1.    Manual of the Source said

      What's so special about Funtoo?

      1.    msx said

        It's fucking awesome, when you have time I read their wiki and the articles related to the new Portage, Metro and their improved emerge, if I had a more powerful machine instead of my i5 first gen, something like an i7 third gen, I would possibly migrate my notebook to Funtoo since compiling packages with such a beast is hardly felt.

        1.    Manual of the Source said

          Well, it looks interesting. I've been curious to try Gentoo for a long time, but I think I'll try Funtoo instead. Let's see if I give myself a space in the December holidays.

  9.   vicky said

    What a decision of m @. Not only that they changed the way to install something more difficult for the common user. But now it's just netinstall !! I was never able to connect to the Internet when I tried to install with the netinstall image, no matter how hard I tried. I guess this is my final goodbye to Arch. It's good that I happen to chakra to be honest, now the archlinux developers cause me a little of rejection, they were always a bit elitist.

    1.    Blazek said

      They are not elitists, they only follow their philosophy of the KISS principle, keeping the system as simple as possible avoiding any convoluted steps that badly get the user used.

      1.    vicky said

        I already know that, I have used arch for more or less 1 year, they are elitist in the sense that when you go to ask something in the forums, they treat you half badly, or ignorant if you do not know certain things, or they directly tell you go to read the wiki even if your question or problem is not there.

        1.    msx said

          I say with you @vicky: they can treat you badly if you ask some obvious nonsense that you could have solved by googling for 2 minutes or searching the wiki: in fact it is considered rude by experienced users to ask obvious questions whose answer is something chewed and predigested.

          On the contrary it is a _totally_ different case that you ask when you really cannot solve your problem.
          If your post reads: «I have this problem, on the wiki they speak far above this and the indications they give do not solve it -by the way the indications are: such, such and such and I did this, that and this other- and Googling I found two posts on X forums from people with the same problem that couldn't solve it either, any ideas? »
          I assure you that I have seen posts with more than 25 responses, when they deserve it.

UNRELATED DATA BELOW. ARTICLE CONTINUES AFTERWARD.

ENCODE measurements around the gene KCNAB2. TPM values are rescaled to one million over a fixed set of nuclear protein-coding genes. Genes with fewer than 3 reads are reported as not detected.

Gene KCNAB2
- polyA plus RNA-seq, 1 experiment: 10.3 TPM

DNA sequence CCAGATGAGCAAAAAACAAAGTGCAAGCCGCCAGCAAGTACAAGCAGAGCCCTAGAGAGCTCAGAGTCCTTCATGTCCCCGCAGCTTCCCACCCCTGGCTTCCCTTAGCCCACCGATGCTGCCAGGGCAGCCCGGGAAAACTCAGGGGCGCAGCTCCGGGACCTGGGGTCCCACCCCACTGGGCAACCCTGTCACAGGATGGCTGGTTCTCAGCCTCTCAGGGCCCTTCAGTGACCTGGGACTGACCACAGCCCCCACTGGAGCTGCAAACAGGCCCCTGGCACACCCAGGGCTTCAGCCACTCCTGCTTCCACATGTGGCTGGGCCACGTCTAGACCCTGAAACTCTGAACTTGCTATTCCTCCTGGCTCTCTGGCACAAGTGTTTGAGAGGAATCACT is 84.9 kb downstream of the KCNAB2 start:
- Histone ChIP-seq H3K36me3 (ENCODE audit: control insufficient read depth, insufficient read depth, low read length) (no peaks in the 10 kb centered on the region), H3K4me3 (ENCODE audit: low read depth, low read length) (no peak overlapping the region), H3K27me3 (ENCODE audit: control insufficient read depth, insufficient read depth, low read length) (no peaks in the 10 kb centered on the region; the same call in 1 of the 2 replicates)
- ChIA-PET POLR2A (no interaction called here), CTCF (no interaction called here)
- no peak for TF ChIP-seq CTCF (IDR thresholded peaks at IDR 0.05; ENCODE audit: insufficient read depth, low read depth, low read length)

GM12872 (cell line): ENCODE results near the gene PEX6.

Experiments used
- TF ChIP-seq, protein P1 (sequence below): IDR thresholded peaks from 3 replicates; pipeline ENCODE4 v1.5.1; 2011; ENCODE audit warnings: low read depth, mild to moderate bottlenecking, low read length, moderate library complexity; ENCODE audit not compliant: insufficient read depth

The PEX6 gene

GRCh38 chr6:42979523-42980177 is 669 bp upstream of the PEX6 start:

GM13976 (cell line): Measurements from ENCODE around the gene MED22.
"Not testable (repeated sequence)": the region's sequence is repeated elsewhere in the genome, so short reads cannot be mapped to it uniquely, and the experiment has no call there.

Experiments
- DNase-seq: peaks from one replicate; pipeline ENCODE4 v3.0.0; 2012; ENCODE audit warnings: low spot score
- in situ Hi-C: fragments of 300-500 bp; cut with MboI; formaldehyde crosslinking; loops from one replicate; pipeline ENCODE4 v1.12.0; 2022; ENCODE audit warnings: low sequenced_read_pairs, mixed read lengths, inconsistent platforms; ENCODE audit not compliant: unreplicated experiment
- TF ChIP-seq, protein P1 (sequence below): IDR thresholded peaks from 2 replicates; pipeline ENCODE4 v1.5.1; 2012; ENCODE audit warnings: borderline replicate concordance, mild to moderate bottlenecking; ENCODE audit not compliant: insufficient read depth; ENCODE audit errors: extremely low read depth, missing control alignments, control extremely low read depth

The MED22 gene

Now if you write: «what is a loop device? Can someone help me to mount an ISO image? Grax! » they will surely ignore you completely.

          You have to understand that Arch is a dedicated distro for those of us who like to understand what happens with the system and who are seduced by problems when they are interesting or present a certain logic, we all have a debugger child inside us, on the contrary questions that can be Self-answered are typical of other types of forums of other distributions.

          You complain about Arch but in the Gentoo forums or Debian itself, if you ask a stupid question they ban you and all your descendants xD

    2.    JP (@edconocerte) said

      Hahahaha and I was left with the desire to install the graphical environment.
      Using virtualbox I was able to install the base system a month ago and have not touched ArchLinux again.
      I think that now (without AIF) the configuration for new users will be complicated.
      For now, then I will give myself time to finish installing the graphical environment. I still can't decide which… recommendations? > _ <!

      1.    Blazek said

        I recommend xfce4 as the first option, if it doesn't convince you, then I recommend KDE, since it is currently the most complete environment, although also heavier.

        1.    msx said

          Seeing that @Blazek, I recommend KDE SC with all the chiches on (except Strigi that you can leave off), if you are looking for something lighter you can turn off all the visual effects of KDE and I assure you that it will be luxurious; if what you are looking for is something really light but functional Xfce 4.10 is the best you will find.

      2.    diegogabrieldiego said

        To install the graphical environment you do not need AIF ... !! I recommend Openbox that continues with the KISS philosophy if you want something more colorful as Compiz-Standalone.

  10.   elip89 said

    Well I will miss AIF but I imagine that if the Arch developers decided to eliminate it it was for the better: S also now as the image is netinstall it downloads all the updated packages. For those who need a quick tutorial because the wiki is long, here I leave this one that I found on the net I tried it and it works excellent, it did not give me any problem during the installation


  11.   Cristian said

    Goodbye Arch !!!

  12.   Mauritius said

    And just that I have to reinstall my Arch, and I don't have much time, this happens (for some strange reason I broke it when I installed Grub2, then I did a quick core installation with an old ISO and could not update). I'm going to have to print out the Wiki and pray that netinstall doesn't give me trouble with the Wireless driver (which it always did). Just in case I'm going to have the Sabayon ISO at hand, I'm short on time, I need the PC to work and not to test new methods. I try it once, if it doesn't work I go with an Out of the Box.

  13.   Andros said

    Simply: very bad.

  14.   Francisco Mora (@_franciscomora) said

    It seems like a good idea to me, the .iso image with AIF was already giving me problems, besides that everything is by terminal I think is excellent, more control over what I do ..

    You can find another very good tutorial on the new installation at:


  15.   Gregory Swords said

    Don't be afraid of the new way to install ArchLinux! On the contrary, it is more enriching. I invite you to read my new step-by-step installation tutorial in spanish:

    Live ArchLinux!

    1.    elav <° Linux said

      Excellent friend .. you showed off ..

      1.    Gregory Swords said

        Thanks brother!

    2.    Diego said

      Thank you ! , Contribution.

      1.    Gregory Swords said

        Thanks to you for reading the tutorial 🙂

    3.    Blazek said